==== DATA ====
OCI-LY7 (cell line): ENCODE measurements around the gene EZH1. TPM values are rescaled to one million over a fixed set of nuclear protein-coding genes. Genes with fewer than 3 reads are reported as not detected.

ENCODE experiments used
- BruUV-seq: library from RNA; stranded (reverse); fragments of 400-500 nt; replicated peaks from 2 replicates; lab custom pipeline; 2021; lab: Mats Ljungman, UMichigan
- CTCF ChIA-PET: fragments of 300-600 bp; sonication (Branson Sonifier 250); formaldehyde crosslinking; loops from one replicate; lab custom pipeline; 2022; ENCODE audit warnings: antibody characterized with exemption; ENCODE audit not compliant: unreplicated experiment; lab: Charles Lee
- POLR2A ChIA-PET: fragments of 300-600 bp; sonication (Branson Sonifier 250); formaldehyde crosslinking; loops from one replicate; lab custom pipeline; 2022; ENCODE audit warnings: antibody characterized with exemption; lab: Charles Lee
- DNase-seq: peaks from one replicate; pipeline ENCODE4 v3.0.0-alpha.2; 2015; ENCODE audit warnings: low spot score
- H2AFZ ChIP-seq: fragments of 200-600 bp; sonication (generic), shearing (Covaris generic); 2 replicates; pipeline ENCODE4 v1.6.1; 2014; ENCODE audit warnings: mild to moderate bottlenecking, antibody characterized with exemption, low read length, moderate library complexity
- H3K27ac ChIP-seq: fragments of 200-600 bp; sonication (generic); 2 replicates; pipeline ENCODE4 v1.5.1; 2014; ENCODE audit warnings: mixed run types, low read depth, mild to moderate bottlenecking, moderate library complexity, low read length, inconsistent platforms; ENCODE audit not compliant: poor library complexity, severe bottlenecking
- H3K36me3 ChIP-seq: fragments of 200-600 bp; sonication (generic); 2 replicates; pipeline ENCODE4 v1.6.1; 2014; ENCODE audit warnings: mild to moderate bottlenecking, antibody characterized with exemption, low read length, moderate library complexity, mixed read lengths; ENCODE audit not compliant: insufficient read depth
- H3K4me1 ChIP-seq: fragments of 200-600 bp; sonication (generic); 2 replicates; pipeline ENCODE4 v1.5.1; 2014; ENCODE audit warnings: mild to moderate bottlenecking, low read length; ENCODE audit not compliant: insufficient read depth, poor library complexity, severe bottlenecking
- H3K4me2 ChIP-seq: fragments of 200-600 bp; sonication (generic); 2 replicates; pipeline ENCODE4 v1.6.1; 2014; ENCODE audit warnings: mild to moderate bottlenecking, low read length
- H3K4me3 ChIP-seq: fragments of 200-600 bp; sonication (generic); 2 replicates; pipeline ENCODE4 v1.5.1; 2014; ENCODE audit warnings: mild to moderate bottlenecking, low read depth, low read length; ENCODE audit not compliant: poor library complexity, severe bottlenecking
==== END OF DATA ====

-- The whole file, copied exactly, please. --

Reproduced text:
OCI-LY7 (cell line): ENCODE measurements around the gene EZH1. TPM values are rescaled to one million over a fixed set of nuclear protein-coding genes. Genes with fewer than 3 reads are reported as not detected.

ENCODE experiments used
- BruUV-seq: library from RNA; stranded (reverse); fragments of 400-500 nt; replicated peaks from 2 replicates; lab custom pipeline; 2021; lab: Mats Ljungman, UMichigan
- CTCF ChIA-PET: fragments of 300-600 bp; sonication (Branson Sonifier 250); formaldehyde crosslinking; loops from one replicate; lab custom pipeline; 2022; ENCODE audit warnings: antibody characterized with exemption; ENCODE audit not compliant: unreplicated experiment; lab: Charles Lee
- POLR2A ChIA-PET: fragments of 300-600 bp; sonication (Branson Sonifier 250); formaldehyde crosslinking; loops from one replicate; lab custom pipeline; 2022; ENCODE audit warnings: antibody characterized with exemption; lab: Charles Lee
- DNase-seq: peaks from one replicate; pipeline ENCODE4 v3.0.0-alpha.2; 2015; ENCODE audit warnings: low spot score
- H2AFZ ChIP-seq: fragments of 200-600 bp; sonication (generic), shearing (Covaris generic); 2 replicates; pipeline ENCODE4 v1.6.1; 2014; ENCODE audit warnings: mild to moderate bottlenecking, antibody characterized with exemption, low read length, moderate library complexity
- H3K27ac ChIP-seq: fragments of 200-600 bp; sonication (generic); 2 replicates; pipeline ENCODE4 v1.5.1; 2014; ENCODE audit warnings: mixed run types, low read depth, mild to moderate bottlenecking, moderate library complexity, low read length, inconsistent platforms; ENCODE audit not compliant: poor library complexity, severe bottlenecking
- H3K36me3 ChIP-seq: fragments of 200-600 bp; sonication (generic); 2 replicates; pipeline ENCODE4 v1.6.1; 2014; ENCODE audit warnings: mild to moderate bottlenecking, antibody characterized with exemption, low read length, moderate library complexity, mixed read lengths; ENCODE audit not compliant: insufficient read depth
- H3K4me1 ChIP-seq: fragments of 200-600 bp; sonication (generic); 2 replicates; pipeline ENCODE4 v1.5.1; 2014; ENCODE audit warnings: mild to moderate bottlenecking, low read length; ENCODE audit not compliant: insufficient read depth, poor library complexity, severe bottlenecking
- H3K4me2 ChIP-seq: fragments of 200-600 bp; sonication (generic); 2 replicates; pipeline ENCODE4 v1.6.1; 2014; ENCODE audit warnings: mild to moderate bottlenecking, low read length
- H3K4me3 ChIP-seq: fragments of 200-600 bp; sonication (generic); 2 replicates; pipeline ENCODE4 v1.5.1; 2014; ENCODE audit warnings: mild to moderate bottlenecking, low read depth, low read length; ENCODE audit not compliant: poor library complexity, severe bottlenecking